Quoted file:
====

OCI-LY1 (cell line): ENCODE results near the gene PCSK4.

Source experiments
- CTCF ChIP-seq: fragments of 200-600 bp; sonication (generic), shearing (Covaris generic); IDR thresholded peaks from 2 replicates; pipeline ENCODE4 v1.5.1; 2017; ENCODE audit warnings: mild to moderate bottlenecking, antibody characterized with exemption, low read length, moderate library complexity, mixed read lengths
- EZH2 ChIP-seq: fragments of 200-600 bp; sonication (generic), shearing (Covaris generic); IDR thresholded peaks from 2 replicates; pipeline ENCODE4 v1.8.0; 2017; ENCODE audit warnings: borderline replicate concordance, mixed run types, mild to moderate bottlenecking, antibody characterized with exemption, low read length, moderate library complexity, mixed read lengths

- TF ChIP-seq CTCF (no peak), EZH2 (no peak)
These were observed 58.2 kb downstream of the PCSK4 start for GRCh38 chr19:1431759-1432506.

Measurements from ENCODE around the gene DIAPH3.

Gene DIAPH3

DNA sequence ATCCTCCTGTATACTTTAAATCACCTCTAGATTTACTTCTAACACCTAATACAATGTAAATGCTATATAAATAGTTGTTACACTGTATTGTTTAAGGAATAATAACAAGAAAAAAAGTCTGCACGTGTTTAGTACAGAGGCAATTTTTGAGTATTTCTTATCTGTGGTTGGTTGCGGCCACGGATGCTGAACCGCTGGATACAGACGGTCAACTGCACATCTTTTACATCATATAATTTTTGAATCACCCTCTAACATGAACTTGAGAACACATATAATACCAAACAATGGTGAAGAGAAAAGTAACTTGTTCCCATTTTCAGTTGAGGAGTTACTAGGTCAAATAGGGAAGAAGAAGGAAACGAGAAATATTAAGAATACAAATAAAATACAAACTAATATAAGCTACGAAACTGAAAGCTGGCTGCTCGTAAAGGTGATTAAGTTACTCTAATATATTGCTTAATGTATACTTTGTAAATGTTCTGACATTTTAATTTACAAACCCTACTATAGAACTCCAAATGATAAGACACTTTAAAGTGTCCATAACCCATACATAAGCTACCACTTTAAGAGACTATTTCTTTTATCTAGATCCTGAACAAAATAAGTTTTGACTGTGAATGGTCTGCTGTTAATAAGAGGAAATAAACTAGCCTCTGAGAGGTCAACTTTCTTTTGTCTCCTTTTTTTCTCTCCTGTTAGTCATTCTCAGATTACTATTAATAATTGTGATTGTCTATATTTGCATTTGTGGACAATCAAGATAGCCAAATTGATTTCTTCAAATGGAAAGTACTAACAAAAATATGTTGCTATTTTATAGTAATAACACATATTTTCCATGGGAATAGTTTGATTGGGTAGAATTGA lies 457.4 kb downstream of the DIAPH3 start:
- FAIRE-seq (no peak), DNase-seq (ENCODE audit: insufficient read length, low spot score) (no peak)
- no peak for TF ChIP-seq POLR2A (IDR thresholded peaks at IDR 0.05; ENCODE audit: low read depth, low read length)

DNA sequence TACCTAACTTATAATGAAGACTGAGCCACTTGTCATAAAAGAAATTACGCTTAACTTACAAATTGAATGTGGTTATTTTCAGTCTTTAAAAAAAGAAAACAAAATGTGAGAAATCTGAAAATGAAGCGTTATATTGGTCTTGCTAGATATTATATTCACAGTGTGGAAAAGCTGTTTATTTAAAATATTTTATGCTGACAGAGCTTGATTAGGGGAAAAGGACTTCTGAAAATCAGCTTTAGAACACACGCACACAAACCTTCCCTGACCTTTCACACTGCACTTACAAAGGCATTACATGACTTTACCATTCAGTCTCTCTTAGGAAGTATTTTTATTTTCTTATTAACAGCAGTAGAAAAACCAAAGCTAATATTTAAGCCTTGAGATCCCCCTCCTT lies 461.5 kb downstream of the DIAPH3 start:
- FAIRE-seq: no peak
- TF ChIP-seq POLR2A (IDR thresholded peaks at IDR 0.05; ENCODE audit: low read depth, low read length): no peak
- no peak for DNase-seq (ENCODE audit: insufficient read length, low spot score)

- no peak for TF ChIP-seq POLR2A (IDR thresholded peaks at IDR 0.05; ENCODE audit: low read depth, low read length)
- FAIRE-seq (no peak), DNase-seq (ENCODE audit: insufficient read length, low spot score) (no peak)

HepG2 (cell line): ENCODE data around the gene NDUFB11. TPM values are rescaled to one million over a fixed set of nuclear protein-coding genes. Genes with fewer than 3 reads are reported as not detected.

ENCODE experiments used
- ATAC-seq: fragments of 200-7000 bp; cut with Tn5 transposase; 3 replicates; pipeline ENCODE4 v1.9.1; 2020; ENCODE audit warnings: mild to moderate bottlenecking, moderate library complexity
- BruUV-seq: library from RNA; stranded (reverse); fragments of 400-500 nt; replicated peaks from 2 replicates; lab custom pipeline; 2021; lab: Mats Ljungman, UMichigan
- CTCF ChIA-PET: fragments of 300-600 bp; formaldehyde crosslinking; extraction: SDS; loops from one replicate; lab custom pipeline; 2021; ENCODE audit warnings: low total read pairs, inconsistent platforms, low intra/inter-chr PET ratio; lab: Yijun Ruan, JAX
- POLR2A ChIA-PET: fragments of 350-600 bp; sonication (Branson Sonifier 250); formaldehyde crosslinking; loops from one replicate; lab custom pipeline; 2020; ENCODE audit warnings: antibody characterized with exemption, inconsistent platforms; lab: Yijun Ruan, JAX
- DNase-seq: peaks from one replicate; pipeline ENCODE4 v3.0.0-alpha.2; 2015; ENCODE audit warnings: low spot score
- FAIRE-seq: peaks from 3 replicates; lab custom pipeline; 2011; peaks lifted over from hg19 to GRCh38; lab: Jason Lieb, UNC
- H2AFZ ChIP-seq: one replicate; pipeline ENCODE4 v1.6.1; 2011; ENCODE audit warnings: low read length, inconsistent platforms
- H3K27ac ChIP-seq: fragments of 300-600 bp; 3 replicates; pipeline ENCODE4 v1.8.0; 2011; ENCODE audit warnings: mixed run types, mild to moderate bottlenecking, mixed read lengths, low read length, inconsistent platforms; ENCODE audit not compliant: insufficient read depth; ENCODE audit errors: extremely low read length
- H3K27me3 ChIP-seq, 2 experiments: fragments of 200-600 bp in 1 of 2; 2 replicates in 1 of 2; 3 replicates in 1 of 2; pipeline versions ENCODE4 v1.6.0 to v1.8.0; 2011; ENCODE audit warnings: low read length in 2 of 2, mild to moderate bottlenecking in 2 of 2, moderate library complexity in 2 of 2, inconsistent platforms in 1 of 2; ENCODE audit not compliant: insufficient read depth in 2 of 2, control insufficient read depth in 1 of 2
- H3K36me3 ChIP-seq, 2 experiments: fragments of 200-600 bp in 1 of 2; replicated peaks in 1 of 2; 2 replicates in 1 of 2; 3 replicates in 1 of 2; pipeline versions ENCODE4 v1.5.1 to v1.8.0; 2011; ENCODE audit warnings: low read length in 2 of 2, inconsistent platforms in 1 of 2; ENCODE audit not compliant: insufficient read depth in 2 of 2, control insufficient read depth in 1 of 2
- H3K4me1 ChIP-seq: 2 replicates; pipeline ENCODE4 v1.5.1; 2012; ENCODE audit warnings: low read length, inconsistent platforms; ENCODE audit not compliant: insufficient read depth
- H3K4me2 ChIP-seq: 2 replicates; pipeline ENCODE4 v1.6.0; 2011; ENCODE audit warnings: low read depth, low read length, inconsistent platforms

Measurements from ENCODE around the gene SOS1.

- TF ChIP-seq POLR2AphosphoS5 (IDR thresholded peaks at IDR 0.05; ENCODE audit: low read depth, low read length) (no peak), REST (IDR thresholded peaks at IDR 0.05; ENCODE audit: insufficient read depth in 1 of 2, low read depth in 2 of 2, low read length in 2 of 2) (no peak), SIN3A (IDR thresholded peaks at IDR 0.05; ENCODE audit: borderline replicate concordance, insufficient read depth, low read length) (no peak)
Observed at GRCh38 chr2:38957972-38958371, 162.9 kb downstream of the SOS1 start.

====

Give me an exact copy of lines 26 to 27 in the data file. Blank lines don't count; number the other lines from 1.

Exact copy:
- H2AFZ ChIP-seq: one replicate; pipeline ENCODE4 v1.6.1; 2011; ENCODE audit warnings: low read length, inconsistent platforms
- H3K27ac ChIP-seq: fragments of 300-600 bp; 3 replicates; pipeline ENCODE4 v1.8.0; 2011; ENCODE audit warnings: mixed run types, mild to moderate bottlenecking, mixed read lengths, low read length, inconsistent platforms; ENCODE audit not compliant: insufficient read depth; ENCODE audit errors: extremely low read length